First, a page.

In the midst of a putative, unfurling constitutional crisis in Karnataka, still playing out at the time of filing, one is of the mind to revisit past episodes in Westminster constitutional history which speak to the ambiguity of the role of the governor general (or governor, as the case may be). In the present situation in Karnataka, the dispute is whether the governor is duty bound to invite the single largest party to form a government and face a test on the floor of the assembly, or whether it is within his power to invite the would-be largest bloc in the assembly, formed, for example, through a post-election alliance, as has occurred in some other states in the recent past. The choice is not trivial, since the order in which the governor selects two rival blocs to form the government may have a material impact on the outcome: such is the power of incumbency, even of an incumbent yet to prove its majority.
What are some other examples of similar crises, with competing claims on the duties, and authority, of the governor (general), within the context of our inherited Westminster system? Canadian history offers one particularly pungent case study, an episode known as the “King-Byng affair" of 1926. (There is a concise history in the Canadian Encyclopaedia, upon which, along with other publicly available sources, I draw on for the facts presented below.) The protagonists were incumbent Canadian prime minister William Lyon Mackenzie King and the British-appointed Canadian governor general, Lord Byng of Vimy, a military hero of World War I.
What triggered the crisis was the 29 October 1925 general election, in which King’s Liberal party came second with 101 seats, falling short of the Conservatives under Arthur Meighen, who captured 116 seats — thus becoming the single largest party, although short of a majority. King, the incumbent prime minister, refused to resign, and instead continued to govern with the outside support of the Progressive and Labour parties and assorted independents, who held 28 seats. After a protracted corruption scandal involving bribes paid to customs officials, King lost a confidence vote in the House of Commons on 25 June 1926.
The now defeated King could not continue as prime minister, and he sought Byng’s permission to dissolve Parliament and call a fresh election. The crisis broke when the governor general refused, instead calling on the leader of the single largest party, Meighen, to form a government. On 29 June, Meighen became prime minister, leading his Conservatives in a minority government. From the point of view of King and other would-be nationalists, this was seen as an imposition on Canadian autonomy by a British- appointed head of state, and would become a rallying cry for his Liberal party.
In another twist, in those days in Canada, when a member of Parliament was appointed to the cabinet, he or she was required to resign their seat and contest in a by-election. Had Meighen appointed a cabinet, therefore, his numbers would have been seriously depleted as his cabinet ministers awaited by-elections. Meighen devised an ingenious workaround which would make any contemporary Indian politician envious: He resigned his own seat, but appointed his cabinet members as “acting" ministers without portfolio, thus circumventing the need to contest by-elections. King’s Liberals cried foul, but Byng supported the arrangement. Meighen’s government survived only for a few months, losing a general election on 14 September which swept King back into power with a majority. Resigning on 25 September, Meighen’s second tenure as prime minister (he had previously served out the remaining term of a previous Conservative leader, Robert Borden, in 1920-21) was one of the shortest and least distinguished in Canadian history, except that it had made constitutional history.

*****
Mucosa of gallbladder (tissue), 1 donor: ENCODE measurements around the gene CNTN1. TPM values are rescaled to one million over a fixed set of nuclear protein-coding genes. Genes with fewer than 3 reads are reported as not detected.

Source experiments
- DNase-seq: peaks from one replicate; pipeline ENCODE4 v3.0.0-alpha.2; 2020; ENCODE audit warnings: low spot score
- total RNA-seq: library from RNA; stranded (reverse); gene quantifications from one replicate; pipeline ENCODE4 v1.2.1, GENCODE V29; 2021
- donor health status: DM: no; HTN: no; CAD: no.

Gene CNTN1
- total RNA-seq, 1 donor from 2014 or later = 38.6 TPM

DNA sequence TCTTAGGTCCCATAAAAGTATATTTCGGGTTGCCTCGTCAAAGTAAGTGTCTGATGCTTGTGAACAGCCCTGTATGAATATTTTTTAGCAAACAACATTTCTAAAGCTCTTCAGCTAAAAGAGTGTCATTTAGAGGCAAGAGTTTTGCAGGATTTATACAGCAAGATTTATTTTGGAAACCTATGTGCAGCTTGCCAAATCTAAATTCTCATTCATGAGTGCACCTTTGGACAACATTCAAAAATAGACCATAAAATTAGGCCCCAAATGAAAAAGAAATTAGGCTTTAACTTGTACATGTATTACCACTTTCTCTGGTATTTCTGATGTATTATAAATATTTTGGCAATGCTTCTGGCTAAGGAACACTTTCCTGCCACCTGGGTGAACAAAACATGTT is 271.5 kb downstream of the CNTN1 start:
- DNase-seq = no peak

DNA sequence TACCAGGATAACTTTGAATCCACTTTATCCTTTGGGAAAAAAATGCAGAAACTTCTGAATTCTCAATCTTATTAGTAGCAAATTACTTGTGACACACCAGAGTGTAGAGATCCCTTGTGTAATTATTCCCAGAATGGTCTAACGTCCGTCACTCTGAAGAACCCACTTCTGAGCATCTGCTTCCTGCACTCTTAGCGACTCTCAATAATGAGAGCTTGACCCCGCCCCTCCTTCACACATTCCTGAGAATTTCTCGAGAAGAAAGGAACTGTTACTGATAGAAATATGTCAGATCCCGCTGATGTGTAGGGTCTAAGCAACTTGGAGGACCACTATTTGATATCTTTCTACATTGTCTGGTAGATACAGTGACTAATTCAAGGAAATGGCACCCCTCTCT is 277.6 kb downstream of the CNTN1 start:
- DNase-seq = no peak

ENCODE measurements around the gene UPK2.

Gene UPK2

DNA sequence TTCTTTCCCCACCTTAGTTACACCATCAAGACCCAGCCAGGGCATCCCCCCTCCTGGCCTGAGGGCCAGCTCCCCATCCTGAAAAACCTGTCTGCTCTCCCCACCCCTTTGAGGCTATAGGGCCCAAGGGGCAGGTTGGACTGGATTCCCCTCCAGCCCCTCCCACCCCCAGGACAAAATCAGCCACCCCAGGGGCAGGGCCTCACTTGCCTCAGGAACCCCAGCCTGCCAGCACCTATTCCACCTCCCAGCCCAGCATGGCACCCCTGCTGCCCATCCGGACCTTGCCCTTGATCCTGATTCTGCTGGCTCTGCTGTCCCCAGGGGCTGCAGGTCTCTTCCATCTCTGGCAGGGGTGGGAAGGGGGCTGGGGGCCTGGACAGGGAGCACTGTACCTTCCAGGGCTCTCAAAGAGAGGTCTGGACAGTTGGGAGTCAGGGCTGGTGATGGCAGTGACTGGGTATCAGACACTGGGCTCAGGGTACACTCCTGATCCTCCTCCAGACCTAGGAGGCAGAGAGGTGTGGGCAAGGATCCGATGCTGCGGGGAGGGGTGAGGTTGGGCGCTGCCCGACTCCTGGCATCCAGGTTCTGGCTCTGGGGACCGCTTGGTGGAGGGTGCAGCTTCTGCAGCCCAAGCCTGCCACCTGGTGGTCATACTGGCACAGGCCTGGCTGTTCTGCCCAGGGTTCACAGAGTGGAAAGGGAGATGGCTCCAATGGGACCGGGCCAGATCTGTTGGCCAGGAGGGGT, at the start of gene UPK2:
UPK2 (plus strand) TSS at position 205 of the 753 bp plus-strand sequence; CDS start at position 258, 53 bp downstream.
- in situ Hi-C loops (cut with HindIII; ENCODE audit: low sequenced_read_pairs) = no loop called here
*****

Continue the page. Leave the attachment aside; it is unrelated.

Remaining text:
The King-Byng affair had ramifications throughout the British Commonwealth, and was one factor shaping future constitutional reform. The eventual result was the Statute of Westminster of 11 December 1931, which made unambiguous the full legal autonomy of dominions of the Commonwealth (at that time, Australia, Canada, South Africa and New Zealand). Indeed, it was this statute which governed India when we were a dominion with a governor general as head of state, from 15 August 1947 to 26 January 1950.
Another offspring of the King-Byng affair was the “Lascelles principles", a British constitutional convention which lasted from 1950 to 2011, and which spelt out the conditions under which the sovereign could refuse a prime minister’s request to dissolve Parliament: (i) if the exiting Parliament was capable of functioning; (ii) if a general election would be detrimental to the economy; and (iii) if the sovereign could find another prime minister who could govern with a workable majority for a reasonable period of time. By these criteria, codified later, Byng would be considered to be in the right in having refused King’s request for dissolution of Parliament.
While sufficiently remote from the drama in Karnataka to not be of much direct salience, the King-Byng affair nonetheless reminds us that the position of the constitutional head of state in our Westminster system has been, and to some extent remains, protean, and that, in classical incremental fashion, precise rights and responsibilities are carved over time by precedent rather than by writ.
What, if any, will our Lascelles principles be coming out of the Karnataka crisis?
Vivek Dehejia is a Mint columnist and resident senior fellow at the IDFC Institute, Mumbai. Read Vivek’s Mint columns at Livemint.com/vivekdehejia.
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